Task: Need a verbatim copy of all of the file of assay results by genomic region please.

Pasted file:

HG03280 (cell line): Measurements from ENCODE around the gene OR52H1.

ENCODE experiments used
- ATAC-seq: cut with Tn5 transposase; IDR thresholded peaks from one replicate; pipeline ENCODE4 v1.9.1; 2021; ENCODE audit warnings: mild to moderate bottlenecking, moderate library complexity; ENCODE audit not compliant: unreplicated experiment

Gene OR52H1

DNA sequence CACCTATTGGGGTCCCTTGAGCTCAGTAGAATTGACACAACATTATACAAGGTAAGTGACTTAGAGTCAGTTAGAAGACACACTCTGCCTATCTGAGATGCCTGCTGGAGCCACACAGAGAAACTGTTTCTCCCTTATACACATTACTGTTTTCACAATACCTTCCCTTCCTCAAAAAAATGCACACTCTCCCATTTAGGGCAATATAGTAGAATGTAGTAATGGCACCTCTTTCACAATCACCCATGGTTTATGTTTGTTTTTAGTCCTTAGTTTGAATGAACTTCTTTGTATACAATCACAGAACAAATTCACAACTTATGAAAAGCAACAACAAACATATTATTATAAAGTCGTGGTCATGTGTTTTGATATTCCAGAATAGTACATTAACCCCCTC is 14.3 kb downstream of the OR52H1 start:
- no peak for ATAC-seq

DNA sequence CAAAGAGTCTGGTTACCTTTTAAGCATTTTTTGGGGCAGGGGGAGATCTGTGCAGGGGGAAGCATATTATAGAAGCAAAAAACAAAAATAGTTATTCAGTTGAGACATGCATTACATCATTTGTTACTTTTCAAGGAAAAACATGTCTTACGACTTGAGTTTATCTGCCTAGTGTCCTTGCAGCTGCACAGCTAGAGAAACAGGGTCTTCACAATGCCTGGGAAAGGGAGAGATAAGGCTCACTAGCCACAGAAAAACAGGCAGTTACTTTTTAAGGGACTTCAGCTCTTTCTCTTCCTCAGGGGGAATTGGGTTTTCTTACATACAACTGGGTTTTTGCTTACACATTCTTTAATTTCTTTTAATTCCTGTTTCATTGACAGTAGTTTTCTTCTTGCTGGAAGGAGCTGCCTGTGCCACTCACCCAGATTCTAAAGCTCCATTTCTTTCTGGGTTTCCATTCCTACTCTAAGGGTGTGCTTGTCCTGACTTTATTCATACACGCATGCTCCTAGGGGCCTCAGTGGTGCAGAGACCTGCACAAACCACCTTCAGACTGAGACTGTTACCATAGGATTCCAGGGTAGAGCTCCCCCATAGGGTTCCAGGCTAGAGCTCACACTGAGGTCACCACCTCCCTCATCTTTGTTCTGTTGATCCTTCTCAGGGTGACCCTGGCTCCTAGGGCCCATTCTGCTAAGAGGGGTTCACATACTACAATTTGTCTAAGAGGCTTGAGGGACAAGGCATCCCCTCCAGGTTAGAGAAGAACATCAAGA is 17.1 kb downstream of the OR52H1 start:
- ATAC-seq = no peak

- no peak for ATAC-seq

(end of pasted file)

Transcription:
HG03280 (cell line): Measurements from ENCODE around the gene OR52H1.

ENCODE experiments used
- ATAC-seq: cut with Tn5 transposase; IDR thresholded peaks from one replicate; pipeline ENCODE4 v1.9.1; 2021; ENCODE audit warnings: mild to moderate bottlenecking, moderate library complexity; ENCODE audit not compliant: unreplicated experiment

Gene OR52H1

DNA sequence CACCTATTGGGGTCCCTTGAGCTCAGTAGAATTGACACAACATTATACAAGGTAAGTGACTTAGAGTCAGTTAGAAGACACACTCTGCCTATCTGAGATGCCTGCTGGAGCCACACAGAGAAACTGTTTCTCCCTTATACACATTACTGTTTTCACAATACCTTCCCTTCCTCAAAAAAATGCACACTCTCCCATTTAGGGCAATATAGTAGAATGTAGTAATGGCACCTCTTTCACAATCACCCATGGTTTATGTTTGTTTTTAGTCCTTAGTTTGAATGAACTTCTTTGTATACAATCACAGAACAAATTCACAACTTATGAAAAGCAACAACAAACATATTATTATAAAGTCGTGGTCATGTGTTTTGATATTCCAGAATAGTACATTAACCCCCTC is 14.3 kb downstream of the OR52H1 start:
- no peak for ATAC-seq

DNA sequence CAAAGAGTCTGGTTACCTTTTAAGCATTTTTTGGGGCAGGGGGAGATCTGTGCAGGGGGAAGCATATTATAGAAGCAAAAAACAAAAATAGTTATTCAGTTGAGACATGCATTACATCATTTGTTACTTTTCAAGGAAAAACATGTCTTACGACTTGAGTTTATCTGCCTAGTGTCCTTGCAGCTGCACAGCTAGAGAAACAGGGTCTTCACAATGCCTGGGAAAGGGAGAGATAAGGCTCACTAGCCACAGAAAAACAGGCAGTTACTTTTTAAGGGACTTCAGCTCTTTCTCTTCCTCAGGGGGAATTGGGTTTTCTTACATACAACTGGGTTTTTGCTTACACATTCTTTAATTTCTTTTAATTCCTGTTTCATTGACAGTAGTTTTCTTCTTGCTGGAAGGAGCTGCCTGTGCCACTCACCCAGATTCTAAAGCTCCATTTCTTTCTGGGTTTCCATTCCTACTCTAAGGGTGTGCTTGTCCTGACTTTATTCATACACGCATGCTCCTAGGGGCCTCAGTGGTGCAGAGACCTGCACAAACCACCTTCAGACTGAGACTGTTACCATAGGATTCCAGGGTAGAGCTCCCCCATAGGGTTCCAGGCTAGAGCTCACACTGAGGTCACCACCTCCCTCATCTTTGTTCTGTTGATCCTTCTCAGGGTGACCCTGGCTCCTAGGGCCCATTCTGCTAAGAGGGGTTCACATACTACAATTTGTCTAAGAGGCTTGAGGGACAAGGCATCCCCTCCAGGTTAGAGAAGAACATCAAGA is 17.1 kb downstream of the OR52H1 start:
- ATAC-seq = no peak

- no peak for ATAC-seq